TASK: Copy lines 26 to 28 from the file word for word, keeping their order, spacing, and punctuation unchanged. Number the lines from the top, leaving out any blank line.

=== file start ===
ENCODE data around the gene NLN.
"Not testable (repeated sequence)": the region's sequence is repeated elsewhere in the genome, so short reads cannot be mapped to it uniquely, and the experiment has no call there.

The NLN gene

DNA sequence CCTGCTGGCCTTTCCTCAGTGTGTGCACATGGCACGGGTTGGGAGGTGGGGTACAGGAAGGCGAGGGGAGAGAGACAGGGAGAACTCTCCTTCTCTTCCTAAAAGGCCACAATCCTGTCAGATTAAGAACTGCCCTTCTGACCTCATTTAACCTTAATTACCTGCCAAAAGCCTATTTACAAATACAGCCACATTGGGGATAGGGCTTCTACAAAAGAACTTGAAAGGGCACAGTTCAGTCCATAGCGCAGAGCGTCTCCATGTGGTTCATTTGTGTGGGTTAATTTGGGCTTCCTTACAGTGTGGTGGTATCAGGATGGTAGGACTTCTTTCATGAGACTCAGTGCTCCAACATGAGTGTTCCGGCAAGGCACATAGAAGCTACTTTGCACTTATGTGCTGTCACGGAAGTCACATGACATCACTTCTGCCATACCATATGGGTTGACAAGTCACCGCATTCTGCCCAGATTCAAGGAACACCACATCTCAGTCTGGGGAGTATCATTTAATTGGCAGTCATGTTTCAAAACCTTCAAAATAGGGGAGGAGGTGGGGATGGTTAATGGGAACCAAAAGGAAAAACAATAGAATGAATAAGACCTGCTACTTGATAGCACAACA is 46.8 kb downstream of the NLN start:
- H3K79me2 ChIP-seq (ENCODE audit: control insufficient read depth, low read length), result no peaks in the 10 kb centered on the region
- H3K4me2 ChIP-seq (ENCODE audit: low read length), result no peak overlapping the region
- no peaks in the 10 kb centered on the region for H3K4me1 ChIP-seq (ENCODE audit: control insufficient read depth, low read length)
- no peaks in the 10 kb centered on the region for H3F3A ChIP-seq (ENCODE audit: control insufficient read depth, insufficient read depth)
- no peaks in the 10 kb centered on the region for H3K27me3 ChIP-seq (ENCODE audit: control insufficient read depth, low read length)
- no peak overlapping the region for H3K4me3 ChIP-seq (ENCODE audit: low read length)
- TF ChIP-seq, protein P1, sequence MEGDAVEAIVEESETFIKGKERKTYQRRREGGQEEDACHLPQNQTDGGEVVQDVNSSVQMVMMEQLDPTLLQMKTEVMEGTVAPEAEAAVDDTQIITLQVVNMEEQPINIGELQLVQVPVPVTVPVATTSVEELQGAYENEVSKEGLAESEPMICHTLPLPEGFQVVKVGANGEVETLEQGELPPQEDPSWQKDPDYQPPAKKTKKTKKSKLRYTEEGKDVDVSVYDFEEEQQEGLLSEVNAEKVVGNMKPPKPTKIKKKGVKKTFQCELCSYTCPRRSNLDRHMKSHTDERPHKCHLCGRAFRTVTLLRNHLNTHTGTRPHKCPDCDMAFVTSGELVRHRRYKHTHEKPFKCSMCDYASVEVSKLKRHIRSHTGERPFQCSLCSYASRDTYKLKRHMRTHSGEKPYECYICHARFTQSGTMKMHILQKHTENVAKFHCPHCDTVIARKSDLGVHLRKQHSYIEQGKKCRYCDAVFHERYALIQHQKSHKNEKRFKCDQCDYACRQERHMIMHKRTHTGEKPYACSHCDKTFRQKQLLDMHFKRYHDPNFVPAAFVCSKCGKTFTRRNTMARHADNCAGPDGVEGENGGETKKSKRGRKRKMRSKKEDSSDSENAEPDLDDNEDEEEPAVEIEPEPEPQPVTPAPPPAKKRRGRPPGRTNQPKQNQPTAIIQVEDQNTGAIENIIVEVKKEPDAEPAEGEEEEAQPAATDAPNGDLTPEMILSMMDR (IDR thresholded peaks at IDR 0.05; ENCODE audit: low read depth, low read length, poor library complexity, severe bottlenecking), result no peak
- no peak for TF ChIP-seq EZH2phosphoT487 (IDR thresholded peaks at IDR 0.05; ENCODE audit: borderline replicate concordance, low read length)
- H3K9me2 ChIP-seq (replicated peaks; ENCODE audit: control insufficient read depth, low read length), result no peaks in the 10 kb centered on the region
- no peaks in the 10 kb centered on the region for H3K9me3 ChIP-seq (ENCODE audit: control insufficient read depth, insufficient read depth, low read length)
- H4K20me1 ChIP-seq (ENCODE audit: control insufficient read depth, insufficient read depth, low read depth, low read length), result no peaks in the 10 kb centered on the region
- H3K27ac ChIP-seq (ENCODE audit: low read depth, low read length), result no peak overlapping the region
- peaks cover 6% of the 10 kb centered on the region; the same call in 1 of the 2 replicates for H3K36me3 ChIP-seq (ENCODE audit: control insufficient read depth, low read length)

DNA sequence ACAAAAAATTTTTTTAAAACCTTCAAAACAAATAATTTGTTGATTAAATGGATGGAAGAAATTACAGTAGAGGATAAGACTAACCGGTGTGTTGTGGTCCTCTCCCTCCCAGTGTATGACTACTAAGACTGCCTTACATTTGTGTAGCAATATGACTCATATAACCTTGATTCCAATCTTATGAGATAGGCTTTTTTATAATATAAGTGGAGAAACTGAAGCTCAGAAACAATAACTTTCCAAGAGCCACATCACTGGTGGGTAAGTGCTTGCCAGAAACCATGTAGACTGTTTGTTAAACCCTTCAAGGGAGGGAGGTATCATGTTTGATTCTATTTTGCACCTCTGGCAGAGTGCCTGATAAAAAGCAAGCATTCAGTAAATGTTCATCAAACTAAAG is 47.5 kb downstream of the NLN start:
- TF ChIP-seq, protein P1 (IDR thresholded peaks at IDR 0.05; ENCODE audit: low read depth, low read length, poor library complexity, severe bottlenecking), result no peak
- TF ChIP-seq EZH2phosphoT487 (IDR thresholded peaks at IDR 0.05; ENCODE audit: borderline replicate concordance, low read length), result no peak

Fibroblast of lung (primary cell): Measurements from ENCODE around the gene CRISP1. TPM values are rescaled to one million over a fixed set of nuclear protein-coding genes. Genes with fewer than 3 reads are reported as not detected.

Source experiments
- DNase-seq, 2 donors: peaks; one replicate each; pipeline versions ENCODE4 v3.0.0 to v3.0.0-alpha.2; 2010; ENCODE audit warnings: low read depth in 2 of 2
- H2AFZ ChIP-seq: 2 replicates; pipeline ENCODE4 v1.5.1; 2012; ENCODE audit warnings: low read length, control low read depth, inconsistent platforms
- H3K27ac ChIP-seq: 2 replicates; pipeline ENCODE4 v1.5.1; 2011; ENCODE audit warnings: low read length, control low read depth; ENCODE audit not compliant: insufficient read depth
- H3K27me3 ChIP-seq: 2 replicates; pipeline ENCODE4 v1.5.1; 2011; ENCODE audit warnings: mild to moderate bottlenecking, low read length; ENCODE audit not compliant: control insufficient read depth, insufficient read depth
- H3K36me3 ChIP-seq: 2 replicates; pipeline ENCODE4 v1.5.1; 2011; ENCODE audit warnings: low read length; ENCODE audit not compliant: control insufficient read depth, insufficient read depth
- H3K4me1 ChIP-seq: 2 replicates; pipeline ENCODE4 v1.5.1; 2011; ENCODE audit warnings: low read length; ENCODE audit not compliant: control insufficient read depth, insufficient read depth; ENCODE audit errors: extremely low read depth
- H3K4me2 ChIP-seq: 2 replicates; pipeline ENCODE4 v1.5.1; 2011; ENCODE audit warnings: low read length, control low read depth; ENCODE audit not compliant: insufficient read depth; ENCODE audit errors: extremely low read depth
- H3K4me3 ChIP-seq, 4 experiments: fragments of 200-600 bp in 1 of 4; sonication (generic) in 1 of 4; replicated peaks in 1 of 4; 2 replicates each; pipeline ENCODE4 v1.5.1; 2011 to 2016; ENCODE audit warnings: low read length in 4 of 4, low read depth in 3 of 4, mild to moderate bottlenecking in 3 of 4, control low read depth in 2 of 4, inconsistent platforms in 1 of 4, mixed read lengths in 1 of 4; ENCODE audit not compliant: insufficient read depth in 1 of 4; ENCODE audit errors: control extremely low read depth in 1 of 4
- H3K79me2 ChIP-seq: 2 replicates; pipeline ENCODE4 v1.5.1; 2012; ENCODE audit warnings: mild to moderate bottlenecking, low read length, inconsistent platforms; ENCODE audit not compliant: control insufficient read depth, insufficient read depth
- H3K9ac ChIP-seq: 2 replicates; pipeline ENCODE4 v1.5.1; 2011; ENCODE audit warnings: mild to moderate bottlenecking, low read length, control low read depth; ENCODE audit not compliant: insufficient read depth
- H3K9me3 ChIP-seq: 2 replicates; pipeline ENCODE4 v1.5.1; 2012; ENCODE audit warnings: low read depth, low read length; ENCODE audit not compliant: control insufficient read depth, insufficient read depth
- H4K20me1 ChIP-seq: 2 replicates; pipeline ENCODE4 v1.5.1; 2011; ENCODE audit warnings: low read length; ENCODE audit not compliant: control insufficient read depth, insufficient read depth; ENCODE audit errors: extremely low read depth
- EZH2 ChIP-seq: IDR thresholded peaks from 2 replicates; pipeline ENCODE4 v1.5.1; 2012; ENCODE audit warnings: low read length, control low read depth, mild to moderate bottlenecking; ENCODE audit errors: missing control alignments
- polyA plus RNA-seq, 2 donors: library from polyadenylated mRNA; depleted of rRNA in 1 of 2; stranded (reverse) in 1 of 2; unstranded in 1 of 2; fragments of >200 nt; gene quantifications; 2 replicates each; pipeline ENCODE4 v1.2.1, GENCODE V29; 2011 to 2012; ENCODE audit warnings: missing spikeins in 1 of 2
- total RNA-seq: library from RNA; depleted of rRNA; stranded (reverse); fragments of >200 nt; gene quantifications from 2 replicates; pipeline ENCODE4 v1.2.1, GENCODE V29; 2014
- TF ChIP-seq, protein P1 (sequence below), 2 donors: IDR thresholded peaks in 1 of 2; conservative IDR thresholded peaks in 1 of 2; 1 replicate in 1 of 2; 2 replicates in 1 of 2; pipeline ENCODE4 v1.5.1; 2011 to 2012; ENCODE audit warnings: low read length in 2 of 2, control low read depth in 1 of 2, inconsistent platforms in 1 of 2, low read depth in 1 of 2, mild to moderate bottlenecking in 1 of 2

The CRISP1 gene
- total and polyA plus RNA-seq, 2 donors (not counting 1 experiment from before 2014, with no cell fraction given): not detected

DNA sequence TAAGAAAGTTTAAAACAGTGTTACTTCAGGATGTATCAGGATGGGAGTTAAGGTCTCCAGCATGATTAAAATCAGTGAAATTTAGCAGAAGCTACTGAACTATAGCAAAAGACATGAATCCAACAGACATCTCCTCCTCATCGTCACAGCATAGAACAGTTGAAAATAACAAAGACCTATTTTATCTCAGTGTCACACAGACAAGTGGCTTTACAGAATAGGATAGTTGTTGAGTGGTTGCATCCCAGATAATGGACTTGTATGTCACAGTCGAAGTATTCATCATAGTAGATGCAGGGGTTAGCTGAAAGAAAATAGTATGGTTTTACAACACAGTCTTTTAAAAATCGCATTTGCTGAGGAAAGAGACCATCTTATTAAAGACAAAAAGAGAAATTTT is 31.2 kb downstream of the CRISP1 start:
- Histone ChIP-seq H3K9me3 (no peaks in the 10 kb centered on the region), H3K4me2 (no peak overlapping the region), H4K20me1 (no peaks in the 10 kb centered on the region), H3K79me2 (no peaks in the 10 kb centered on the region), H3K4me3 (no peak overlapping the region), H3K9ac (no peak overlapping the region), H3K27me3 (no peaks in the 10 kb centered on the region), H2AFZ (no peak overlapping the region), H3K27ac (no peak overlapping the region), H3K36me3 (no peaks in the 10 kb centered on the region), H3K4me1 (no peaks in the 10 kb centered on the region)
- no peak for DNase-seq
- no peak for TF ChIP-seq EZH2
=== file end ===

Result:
- H3K27me3 ChIP-seq: 2 replicates; pipeline ENCODE4 v1.5.1; 2011; ENCODE audit warnings: mild to moderate bottlenecking, low read length; ENCODE audit not compliant: control insufficient read depth, insufficient read depth
- H3K36me3 ChIP-seq: 2 replicates; pipeline ENCODE4 v1.5.1; 2011; ENCODE audit warnings: low read length; ENCODE audit not compliant: control insufficient read depth, insufficient read depth
- H3K4me1 ChIP-seq: 2 replicates; pipeline ENCODE4 v1.5.1; 2011; ENCODE audit warnings: low read length; ENCODE audit not compliant: control insufficient read depth, insufficient read depth; ENCODE audit errors: extremely low read depth